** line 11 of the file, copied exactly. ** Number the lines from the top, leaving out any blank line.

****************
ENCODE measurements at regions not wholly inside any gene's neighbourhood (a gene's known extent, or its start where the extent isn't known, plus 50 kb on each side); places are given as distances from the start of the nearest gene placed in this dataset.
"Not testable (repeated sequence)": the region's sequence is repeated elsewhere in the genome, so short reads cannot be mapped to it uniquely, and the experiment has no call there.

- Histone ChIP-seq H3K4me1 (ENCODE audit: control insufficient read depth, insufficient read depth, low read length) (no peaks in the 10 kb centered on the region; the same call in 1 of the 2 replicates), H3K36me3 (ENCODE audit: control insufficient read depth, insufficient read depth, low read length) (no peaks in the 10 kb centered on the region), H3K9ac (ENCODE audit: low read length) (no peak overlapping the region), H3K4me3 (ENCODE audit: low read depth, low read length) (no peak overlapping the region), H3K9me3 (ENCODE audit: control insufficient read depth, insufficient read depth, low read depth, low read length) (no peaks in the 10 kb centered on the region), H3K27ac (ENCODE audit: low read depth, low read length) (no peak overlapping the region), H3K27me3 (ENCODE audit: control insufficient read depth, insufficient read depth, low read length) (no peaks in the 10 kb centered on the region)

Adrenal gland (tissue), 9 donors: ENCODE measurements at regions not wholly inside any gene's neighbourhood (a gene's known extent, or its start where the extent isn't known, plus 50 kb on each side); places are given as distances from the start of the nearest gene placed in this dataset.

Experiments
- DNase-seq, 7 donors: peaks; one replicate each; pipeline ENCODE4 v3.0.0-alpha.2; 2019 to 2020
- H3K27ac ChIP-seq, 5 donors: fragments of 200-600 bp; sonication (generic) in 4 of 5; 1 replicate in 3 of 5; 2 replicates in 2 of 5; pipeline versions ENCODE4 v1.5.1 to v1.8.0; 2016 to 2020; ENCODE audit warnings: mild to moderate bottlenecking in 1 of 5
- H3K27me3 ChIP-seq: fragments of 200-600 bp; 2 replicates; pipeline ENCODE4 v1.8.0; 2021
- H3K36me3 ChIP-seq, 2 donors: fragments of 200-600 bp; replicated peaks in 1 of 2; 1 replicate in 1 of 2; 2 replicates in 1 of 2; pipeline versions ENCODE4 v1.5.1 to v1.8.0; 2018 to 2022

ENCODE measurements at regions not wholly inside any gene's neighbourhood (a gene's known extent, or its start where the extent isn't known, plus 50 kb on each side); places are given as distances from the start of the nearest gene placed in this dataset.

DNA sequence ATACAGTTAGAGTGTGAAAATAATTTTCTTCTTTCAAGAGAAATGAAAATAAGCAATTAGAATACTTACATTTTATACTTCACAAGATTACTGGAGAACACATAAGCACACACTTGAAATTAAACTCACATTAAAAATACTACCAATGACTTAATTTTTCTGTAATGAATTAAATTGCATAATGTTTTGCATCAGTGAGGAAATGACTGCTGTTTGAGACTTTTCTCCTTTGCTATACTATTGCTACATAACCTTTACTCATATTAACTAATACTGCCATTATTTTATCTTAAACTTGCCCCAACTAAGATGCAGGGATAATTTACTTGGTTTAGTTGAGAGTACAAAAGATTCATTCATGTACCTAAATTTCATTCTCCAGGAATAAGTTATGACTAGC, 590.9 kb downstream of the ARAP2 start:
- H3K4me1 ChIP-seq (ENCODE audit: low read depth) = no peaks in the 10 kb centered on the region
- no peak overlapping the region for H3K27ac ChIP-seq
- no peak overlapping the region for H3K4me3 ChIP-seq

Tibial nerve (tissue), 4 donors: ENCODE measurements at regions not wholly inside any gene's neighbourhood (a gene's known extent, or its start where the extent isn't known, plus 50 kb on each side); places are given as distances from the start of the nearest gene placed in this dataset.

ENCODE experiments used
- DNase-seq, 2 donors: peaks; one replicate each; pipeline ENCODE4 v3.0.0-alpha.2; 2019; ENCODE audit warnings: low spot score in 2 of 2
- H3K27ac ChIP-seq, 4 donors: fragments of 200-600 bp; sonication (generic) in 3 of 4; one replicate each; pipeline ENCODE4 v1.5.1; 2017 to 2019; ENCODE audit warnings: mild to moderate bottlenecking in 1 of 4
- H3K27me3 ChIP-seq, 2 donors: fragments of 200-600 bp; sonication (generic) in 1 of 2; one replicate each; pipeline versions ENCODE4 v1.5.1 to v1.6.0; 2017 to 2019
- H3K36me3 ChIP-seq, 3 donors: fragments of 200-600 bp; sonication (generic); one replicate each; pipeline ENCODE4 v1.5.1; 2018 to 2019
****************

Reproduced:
DNA sequence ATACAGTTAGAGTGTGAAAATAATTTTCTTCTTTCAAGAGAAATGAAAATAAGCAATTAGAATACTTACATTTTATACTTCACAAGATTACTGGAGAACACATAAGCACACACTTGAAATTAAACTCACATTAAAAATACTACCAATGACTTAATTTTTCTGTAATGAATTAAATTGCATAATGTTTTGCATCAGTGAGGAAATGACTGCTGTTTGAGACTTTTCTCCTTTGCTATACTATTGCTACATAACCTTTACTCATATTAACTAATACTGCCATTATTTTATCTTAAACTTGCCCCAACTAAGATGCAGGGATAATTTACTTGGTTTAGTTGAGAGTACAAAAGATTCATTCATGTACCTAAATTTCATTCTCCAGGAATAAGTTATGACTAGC, 590.9 kb downstream of the ARAP2 start: